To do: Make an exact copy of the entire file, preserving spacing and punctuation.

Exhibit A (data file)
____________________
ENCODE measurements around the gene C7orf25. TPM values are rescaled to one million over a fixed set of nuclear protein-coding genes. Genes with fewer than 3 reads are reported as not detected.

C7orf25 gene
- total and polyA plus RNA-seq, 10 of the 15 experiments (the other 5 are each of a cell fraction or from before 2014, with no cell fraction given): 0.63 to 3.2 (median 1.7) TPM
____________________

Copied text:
ENCODE measurements around the gene C7orf25. TPM values are rescaled to one million over a fixed set of nuclear protein-coding genes. Genes with fewer than 3 reads are reported as not detected.

C7orf25 gene
- total and polyA plus RNA-seq, 10 of the 15 experiments (the other 5 are each of a cell fraction or from before 2014, with no cell fraction given): 0.63 to 3.2 (median 1.7) TPM